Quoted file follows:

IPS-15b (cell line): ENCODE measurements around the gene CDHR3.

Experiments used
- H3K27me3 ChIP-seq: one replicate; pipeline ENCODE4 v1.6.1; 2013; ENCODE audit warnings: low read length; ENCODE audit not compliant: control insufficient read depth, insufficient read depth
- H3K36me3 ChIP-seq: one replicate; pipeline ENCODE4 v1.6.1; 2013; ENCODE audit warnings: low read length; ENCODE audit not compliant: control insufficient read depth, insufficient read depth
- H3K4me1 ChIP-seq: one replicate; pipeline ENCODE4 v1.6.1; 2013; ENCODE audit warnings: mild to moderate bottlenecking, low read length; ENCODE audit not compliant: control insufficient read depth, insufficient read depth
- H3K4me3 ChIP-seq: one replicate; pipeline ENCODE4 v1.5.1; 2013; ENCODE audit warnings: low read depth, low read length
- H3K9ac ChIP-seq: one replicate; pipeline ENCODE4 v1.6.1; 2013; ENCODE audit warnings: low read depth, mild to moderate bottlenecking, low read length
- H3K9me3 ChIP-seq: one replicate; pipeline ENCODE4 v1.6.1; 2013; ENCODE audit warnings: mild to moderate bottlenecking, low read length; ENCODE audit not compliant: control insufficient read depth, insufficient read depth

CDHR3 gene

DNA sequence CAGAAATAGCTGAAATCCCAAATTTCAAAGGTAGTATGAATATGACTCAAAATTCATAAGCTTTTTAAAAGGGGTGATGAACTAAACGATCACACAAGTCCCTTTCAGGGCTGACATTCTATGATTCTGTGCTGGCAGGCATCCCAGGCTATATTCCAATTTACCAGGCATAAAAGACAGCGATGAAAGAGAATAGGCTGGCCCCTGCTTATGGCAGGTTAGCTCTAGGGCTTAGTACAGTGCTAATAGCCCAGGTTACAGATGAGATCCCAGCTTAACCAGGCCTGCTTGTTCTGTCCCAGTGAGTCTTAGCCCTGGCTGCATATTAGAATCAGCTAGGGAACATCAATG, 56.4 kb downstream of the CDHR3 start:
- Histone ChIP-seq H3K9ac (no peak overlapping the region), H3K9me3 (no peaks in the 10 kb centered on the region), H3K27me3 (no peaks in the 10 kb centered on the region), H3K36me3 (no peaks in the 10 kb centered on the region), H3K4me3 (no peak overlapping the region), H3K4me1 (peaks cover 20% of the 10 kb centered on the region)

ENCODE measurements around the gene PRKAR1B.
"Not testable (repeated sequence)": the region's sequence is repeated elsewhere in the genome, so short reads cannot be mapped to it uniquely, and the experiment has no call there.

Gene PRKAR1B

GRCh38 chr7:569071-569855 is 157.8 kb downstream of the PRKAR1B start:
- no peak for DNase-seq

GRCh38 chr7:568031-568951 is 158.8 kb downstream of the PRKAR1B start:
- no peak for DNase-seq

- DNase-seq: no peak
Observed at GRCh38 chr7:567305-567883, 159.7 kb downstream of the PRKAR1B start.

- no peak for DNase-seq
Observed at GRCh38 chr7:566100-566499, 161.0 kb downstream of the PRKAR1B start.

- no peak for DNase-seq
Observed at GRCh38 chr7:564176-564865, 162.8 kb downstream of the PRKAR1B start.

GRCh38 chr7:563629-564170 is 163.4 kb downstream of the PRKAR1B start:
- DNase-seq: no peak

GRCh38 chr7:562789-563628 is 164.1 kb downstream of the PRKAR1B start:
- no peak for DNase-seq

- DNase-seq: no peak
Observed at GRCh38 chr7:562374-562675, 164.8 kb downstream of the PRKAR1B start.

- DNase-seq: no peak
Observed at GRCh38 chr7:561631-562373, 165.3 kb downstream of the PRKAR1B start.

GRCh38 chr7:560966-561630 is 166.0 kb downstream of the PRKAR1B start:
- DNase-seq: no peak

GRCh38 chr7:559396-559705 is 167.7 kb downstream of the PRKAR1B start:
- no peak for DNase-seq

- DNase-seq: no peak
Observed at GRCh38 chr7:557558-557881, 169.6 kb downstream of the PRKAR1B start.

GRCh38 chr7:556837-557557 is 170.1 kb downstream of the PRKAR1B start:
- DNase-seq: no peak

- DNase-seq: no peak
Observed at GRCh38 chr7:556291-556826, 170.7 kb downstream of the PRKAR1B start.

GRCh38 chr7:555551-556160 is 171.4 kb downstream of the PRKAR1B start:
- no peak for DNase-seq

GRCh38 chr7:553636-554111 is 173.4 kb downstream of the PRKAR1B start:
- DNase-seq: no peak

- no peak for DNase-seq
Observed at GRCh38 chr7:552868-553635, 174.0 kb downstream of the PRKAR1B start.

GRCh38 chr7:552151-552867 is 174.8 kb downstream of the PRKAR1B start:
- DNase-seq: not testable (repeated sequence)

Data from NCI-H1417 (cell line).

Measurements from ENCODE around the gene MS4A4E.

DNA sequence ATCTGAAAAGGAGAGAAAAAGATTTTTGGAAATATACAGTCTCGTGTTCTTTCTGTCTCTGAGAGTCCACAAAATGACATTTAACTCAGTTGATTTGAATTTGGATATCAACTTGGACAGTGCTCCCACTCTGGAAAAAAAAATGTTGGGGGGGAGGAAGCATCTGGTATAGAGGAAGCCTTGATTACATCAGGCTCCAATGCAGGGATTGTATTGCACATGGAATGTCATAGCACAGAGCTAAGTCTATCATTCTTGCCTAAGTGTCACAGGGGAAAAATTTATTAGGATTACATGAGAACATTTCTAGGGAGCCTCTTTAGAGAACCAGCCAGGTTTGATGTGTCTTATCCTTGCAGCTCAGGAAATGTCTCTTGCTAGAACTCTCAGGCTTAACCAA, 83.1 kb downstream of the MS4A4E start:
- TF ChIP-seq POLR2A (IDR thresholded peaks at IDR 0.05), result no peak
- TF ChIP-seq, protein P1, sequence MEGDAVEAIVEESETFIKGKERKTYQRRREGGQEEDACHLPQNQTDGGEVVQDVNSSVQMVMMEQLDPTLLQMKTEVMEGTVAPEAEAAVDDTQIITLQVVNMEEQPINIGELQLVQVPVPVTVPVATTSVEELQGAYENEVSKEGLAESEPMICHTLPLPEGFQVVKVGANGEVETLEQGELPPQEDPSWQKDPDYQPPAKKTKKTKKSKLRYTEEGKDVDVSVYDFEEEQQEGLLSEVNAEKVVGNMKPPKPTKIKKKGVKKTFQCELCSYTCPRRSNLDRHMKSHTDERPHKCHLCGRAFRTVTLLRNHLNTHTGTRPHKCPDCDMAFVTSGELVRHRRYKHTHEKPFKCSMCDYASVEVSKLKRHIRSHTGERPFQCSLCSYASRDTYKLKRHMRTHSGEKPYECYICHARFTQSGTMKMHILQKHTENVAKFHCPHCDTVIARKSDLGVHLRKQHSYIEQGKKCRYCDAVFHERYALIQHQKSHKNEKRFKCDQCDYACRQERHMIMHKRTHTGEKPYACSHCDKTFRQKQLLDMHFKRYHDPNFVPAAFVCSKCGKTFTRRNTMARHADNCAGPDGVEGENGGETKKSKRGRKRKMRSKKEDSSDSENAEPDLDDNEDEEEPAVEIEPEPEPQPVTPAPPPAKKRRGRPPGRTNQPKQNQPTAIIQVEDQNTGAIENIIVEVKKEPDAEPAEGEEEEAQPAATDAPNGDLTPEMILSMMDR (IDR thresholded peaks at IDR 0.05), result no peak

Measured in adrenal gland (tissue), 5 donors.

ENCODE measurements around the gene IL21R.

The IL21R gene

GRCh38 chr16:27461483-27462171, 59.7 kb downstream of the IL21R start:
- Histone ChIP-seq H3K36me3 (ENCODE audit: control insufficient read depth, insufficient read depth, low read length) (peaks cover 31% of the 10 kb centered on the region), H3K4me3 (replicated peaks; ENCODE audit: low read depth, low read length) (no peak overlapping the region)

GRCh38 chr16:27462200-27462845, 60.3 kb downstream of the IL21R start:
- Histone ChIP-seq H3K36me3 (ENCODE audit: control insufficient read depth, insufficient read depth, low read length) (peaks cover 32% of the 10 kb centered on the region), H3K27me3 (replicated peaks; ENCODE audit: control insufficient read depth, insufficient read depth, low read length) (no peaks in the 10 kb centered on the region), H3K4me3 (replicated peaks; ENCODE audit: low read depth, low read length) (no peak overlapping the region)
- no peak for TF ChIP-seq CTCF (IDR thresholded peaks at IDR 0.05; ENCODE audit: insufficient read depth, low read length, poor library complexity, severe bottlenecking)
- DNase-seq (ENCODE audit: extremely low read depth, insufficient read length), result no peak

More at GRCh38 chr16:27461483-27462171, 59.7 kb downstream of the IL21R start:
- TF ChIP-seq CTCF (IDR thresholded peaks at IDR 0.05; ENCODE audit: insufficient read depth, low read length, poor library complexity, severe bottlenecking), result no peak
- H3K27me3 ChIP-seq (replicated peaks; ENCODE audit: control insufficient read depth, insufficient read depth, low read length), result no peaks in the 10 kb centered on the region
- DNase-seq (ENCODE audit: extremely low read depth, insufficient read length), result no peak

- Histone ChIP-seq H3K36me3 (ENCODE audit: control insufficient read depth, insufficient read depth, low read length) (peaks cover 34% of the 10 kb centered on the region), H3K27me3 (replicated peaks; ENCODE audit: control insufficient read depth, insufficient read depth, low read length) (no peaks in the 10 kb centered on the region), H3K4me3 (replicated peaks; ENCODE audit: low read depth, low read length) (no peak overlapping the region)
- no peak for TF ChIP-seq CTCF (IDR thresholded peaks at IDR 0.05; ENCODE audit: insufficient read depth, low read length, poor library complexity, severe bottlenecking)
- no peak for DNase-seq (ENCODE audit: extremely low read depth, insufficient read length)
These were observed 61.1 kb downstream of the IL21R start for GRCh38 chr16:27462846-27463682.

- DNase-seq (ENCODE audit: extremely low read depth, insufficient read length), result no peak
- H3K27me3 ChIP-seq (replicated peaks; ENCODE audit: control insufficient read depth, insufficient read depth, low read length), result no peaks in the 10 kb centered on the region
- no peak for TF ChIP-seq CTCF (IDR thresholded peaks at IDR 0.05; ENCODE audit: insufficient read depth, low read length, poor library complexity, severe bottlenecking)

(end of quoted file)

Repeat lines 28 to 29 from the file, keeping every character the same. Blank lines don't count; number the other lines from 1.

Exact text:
- no peak for DNase-seq

- DNase-seq: no peak